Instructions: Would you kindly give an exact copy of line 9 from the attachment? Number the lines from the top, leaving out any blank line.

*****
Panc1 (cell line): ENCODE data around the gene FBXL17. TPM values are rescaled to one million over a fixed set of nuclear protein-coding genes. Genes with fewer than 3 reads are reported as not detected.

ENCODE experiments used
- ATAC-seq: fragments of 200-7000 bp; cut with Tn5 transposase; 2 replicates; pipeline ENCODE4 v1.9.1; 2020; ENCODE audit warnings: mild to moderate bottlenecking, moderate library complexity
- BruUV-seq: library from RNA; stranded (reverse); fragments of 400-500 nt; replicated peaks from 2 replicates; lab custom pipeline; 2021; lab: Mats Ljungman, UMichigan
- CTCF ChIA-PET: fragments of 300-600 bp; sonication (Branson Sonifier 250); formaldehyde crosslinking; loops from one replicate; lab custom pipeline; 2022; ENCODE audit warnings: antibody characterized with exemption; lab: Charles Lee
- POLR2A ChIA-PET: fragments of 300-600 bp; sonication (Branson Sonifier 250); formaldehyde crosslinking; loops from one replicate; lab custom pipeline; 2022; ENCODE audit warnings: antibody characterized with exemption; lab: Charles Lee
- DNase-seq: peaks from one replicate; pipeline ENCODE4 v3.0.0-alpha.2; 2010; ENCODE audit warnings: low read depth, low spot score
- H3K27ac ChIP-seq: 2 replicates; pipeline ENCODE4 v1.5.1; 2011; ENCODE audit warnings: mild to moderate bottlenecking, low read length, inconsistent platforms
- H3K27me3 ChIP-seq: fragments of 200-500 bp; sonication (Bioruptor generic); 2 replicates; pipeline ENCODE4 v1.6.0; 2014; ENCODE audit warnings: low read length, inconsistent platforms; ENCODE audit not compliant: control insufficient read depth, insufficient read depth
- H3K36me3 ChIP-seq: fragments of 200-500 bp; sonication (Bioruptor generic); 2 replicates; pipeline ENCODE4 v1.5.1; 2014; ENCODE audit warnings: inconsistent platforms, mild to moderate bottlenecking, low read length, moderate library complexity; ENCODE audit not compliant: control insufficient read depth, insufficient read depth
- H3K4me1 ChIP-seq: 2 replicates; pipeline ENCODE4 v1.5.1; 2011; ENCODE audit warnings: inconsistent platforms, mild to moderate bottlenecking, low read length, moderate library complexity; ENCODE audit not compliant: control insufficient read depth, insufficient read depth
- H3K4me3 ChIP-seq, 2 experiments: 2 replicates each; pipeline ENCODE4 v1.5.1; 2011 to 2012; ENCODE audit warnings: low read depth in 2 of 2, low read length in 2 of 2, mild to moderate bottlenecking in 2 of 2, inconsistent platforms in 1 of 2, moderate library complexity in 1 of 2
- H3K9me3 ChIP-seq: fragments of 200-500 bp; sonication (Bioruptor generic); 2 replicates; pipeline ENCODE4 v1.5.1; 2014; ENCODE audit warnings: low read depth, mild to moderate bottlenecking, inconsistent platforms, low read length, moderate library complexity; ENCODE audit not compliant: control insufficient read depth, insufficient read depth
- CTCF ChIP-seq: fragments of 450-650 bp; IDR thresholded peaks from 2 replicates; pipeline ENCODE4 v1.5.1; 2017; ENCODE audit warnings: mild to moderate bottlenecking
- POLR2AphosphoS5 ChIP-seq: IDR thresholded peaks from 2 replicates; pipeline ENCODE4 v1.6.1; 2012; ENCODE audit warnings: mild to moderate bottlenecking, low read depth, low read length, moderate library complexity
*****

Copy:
- H3K27me3 ChIP-seq: fragments of 200-500 bp; sonication (Bioruptor generic); 2 replicates; pipeline ENCODE4 v1.6.0; 2014; ENCODE audit warnings: low read length, inconsistent platforms; ENCODE audit not compliant: control insufficient read depth, insufficient read depth